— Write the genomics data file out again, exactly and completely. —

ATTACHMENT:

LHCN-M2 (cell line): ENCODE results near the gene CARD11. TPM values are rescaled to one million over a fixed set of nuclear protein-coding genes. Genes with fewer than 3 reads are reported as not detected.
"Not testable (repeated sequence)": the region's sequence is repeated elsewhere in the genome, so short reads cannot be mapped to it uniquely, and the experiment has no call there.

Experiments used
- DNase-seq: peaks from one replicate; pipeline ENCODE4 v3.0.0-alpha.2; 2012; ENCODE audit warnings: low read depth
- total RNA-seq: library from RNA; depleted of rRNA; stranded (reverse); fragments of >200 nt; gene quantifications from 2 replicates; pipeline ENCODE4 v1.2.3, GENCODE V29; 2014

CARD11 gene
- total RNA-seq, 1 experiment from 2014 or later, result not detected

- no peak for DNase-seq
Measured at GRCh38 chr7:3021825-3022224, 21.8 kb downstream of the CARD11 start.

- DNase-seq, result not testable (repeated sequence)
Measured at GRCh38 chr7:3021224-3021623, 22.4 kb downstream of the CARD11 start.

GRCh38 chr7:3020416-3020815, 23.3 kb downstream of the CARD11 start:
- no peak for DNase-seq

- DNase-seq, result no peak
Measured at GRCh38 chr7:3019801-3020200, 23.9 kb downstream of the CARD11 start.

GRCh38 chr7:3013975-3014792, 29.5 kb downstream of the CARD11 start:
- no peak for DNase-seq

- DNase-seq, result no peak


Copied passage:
LHCN-M2 (cell line): ENCODE results near the gene CARD11. TPM values are rescaled to one million over a fixed set of nuclear protein-coding genes. Genes with fewer than 3 reads are reported as not detected.
"Not testable (repeated sequence)": the region's sequence is repeated elsewhere in the genome, so short reads cannot be mapped to it uniquely, and the experiment has no call there.

Experiments used
- DNase-seq: peaks from one replicate; pipeline ENCODE4 v3.0.0-alpha.2; 2012; ENCODE audit warnings: low read depth
- total RNA-seq: library from RNA; depleted of rRNA; stranded (reverse); fragments of >200 nt; gene quantifications from 2 replicates; pipeline ENCODE4 v1.2.3, GENCODE V29; 2014

CARD11 gene
- total RNA-seq, 1 experiment from 2014 or later, result not detected

- no peak for DNase-seq
Measured at GRCh38 chr7:3021825-3022224, 21.8 kb downstream of the CARD11 start.

- DNase-seq, result not testable (repeated sequence)
Measured at GRCh38 chr7:3021224-3021623, 22.4 kb downstream of the CARD11 start.

GRCh38 chr7:3020416-3020815, 23.3 kb downstream of the CARD11 start:
- no peak for DNase-seq

- DNase-seq, result no peak
Measured at GRCh38 chr7:3019801-3020200, 23.9 kb downstream of the CARD11 start.

GRCh38 chr7:3013975-3014792, 29.5 kb downstream of the CARD11 start:
- no peak for DNase-seq

- DNase-seq, result no peak